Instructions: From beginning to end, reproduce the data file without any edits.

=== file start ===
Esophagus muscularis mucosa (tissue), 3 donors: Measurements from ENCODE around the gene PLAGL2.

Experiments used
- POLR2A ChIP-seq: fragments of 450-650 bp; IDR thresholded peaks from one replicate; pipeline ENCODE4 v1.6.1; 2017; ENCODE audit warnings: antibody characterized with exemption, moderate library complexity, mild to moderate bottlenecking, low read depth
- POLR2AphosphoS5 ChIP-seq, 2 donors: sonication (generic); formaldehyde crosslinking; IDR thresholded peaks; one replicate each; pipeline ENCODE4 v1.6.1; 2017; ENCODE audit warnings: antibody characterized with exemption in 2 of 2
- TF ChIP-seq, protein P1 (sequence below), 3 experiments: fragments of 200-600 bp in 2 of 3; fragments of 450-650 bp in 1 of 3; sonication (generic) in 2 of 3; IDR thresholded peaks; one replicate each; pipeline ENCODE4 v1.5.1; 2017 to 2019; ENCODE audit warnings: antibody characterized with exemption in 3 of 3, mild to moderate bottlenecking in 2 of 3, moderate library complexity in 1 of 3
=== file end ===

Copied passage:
Esophagus muscularis mucosa (tissue), 3 donors: Measurements from ENCODE around the gene PLAGL2.

Experiments used
- POLR2A ChIP-seq: fragments of 450-650 bp; IDR thresholded peaks from one replicate; pipeline ENCODE4 v1.6.1; 2017; ENCODE audit warnings: antibody characterized with exemption, moderate library complexity, mild to moderate bottlenecking, low read depth
- POLR2AphosphoS5 ChIP-seq, 2 donors: sonication (generic); formaldehyde crosslinking; IDR thresholded peaks; one replicate each; pipeline ENCODE4 v1.6.1; 2017; ENCODE audit warnings: antibody characterized with exemption in 2 of 2
- TF ChIP-seq, protein P1 (sequence below), 3 experiments: fragments of 200-600 bp in 2 of 3; fragments of 450-650 bp in 1 of 3; sonication (generic) in 2 of 3; IDR thresholded peaks; one replicate each; pipeline ENCODE4 v1.5.1; 2017 to 2019; ENCODE audit warnings: antibody characterized with exemption in 3 of 3, mild to moderate bottlenecking in 2 of 3, moderate library complexity in 1 of 3